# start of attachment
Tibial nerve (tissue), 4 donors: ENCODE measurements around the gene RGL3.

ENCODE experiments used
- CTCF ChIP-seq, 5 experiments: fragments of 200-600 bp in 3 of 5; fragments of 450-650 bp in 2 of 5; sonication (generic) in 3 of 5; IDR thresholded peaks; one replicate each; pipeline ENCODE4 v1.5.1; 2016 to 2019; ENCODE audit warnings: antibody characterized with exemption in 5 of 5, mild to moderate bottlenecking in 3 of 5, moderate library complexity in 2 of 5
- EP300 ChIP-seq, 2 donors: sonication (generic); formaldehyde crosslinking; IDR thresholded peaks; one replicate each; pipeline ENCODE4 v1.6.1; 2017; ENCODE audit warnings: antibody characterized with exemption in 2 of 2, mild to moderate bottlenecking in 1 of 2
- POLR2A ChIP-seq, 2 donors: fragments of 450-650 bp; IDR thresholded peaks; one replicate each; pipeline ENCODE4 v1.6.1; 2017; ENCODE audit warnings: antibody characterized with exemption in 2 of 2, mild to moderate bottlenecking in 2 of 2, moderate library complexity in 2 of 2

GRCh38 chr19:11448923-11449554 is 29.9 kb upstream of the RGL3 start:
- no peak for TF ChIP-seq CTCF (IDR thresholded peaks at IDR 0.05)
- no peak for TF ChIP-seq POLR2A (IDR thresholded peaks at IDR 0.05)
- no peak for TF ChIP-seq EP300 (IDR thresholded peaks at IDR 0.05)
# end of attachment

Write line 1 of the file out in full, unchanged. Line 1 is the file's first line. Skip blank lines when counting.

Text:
Tibial nerve (tissue), 4 donors: ENCODE measurements around the gene RGL3.